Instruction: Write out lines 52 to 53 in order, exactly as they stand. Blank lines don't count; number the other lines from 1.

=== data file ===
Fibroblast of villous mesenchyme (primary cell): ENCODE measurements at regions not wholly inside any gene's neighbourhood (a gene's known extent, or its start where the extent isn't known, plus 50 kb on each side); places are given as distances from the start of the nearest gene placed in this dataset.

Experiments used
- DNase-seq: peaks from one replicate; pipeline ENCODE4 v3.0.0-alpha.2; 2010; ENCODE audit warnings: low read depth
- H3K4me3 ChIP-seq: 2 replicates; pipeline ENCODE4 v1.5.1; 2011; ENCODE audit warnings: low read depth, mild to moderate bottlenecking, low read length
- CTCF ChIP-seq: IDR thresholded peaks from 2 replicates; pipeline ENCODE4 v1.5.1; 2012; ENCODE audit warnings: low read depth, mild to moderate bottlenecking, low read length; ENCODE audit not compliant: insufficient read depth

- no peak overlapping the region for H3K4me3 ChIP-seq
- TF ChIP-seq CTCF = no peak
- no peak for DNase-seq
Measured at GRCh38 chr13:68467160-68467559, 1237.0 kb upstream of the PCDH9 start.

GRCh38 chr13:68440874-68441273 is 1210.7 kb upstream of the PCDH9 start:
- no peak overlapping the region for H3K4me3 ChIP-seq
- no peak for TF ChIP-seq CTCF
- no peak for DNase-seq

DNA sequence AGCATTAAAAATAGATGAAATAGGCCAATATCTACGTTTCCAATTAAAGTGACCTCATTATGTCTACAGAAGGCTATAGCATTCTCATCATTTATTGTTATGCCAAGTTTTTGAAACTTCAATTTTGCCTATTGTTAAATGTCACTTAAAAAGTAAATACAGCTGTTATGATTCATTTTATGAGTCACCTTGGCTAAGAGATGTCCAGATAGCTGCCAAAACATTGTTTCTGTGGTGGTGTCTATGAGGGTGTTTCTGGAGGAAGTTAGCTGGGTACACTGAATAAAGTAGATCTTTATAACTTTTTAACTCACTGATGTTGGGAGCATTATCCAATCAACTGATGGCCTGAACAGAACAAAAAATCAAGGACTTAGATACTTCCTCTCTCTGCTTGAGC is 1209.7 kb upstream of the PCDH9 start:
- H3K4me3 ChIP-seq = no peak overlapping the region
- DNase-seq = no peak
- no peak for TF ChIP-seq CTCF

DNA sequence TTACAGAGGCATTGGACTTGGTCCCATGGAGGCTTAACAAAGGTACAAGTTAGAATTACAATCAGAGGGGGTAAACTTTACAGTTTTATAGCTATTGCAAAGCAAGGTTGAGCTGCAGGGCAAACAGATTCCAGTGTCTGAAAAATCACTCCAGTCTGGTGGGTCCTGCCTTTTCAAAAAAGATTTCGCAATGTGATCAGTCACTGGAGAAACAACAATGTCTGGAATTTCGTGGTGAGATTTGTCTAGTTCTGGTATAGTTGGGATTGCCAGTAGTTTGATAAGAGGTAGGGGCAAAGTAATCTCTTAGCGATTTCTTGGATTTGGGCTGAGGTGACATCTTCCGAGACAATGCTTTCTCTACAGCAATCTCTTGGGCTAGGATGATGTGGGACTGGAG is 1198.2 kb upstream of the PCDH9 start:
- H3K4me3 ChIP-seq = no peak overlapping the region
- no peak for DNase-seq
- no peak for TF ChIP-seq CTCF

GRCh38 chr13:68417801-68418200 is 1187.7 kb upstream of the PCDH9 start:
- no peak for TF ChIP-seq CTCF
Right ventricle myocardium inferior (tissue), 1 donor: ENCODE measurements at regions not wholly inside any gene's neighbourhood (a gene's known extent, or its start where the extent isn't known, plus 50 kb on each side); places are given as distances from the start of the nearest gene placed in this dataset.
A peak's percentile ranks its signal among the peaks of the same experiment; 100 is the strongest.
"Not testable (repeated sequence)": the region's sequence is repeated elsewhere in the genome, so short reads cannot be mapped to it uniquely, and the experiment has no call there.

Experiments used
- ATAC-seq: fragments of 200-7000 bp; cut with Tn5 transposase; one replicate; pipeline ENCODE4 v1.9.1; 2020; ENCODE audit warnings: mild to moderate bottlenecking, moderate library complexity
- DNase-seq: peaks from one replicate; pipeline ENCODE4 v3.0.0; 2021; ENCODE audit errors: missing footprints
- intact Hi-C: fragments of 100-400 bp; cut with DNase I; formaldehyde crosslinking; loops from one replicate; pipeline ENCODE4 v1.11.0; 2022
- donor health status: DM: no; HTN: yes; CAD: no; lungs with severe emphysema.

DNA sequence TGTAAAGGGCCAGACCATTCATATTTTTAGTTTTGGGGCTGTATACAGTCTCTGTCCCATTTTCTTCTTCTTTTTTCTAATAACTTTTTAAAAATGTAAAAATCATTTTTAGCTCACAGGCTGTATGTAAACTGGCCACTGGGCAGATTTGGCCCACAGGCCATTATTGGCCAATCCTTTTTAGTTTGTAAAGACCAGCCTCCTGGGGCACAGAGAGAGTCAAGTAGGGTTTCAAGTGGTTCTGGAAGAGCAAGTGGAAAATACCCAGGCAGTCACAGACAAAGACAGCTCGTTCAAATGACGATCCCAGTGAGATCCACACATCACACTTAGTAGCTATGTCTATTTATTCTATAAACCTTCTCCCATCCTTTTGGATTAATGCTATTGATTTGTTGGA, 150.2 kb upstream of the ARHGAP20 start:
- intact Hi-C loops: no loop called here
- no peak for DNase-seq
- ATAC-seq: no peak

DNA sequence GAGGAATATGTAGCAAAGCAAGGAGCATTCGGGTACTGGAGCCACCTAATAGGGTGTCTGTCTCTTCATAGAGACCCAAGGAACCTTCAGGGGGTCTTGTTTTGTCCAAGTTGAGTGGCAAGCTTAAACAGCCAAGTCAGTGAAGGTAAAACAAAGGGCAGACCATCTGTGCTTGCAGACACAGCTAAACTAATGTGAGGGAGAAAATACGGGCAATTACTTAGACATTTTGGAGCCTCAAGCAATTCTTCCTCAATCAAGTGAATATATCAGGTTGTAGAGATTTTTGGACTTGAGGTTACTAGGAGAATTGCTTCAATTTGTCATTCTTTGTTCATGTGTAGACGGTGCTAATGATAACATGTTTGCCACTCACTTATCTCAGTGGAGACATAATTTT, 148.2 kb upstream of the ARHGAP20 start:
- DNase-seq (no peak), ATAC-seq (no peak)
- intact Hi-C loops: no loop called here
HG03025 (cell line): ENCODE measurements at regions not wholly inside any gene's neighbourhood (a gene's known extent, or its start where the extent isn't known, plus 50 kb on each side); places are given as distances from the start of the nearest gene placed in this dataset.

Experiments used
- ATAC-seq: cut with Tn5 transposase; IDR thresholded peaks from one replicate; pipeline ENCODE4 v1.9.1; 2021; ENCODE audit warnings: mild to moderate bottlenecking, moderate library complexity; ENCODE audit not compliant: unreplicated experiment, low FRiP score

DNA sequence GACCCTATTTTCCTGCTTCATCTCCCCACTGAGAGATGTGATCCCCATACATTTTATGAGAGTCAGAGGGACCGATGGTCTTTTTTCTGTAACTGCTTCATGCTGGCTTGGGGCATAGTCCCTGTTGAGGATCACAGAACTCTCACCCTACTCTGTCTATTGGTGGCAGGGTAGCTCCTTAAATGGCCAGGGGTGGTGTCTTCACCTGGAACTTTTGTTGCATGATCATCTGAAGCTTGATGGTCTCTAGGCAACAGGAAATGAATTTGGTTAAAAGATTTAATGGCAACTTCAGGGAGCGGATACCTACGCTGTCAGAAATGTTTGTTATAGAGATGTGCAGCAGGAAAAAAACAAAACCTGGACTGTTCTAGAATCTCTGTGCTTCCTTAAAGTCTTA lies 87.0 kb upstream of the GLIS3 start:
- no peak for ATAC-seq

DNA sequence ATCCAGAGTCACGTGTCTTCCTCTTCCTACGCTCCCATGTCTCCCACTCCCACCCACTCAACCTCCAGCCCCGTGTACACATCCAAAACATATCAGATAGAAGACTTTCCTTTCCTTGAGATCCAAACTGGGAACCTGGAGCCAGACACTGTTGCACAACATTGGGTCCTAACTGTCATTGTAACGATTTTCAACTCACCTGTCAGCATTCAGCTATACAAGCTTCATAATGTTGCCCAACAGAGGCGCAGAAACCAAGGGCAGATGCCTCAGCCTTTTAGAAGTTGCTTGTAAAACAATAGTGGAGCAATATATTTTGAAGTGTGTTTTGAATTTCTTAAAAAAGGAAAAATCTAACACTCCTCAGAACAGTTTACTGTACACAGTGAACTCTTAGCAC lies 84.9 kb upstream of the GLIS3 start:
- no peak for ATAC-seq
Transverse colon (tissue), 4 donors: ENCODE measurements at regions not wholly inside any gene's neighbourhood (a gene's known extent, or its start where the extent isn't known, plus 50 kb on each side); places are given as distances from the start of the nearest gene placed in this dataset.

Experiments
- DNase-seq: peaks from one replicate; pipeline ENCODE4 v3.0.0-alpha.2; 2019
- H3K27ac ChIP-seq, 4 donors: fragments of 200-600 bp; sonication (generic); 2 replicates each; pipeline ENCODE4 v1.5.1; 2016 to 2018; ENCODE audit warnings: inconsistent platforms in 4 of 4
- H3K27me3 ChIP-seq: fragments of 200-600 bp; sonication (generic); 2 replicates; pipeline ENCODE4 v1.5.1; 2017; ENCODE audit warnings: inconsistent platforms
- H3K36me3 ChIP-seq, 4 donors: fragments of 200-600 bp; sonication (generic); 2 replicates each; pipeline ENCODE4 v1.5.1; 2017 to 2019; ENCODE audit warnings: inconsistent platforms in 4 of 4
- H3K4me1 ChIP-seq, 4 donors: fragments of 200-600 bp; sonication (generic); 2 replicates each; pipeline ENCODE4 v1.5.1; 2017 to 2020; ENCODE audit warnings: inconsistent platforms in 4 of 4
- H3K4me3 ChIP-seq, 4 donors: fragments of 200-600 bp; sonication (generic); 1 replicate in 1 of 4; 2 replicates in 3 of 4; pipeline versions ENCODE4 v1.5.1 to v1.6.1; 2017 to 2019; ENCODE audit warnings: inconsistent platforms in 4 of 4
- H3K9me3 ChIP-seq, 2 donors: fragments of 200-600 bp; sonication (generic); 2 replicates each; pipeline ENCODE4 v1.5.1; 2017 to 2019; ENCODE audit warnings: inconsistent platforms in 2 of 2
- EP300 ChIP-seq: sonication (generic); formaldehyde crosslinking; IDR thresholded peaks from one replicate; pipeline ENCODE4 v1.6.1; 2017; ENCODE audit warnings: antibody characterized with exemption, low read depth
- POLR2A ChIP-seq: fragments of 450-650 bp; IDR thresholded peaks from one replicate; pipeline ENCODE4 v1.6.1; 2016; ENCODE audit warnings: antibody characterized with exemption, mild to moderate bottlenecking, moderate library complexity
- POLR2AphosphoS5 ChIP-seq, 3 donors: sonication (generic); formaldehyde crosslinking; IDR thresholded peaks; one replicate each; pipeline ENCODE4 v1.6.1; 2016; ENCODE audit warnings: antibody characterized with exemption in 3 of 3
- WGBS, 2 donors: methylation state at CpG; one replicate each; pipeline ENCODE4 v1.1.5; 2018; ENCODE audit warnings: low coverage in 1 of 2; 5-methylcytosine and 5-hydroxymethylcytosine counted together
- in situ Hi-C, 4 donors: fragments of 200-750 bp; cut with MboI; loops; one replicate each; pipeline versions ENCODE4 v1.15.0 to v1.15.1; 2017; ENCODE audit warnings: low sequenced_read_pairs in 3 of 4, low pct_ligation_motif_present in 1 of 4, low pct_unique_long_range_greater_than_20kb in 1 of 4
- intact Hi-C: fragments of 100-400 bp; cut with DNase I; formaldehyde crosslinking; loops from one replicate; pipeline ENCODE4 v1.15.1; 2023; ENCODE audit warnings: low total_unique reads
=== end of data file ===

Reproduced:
- H3K4me1 ChIP-seq, 4 donors: fragments of 200-600 bp; sonication (generic); 2 replicates each; pipeline ENCODE4 v1.5.1; 2017 to 2020; ENCODE audit warnings: inconsistent platforms in 4 of 4
- H3K4me3 ChIP-seq, 4 donors: fragments of 200-600 bp; sonication (generic); 1 replicate in 1 of 4; 2 replicates in 3 of 4; pipeline versions ENCODE4 v1.5.1 to v1.6.1; 2017 to 2019; ENCODE audit warnings: inconsistent platforms in 4 of 4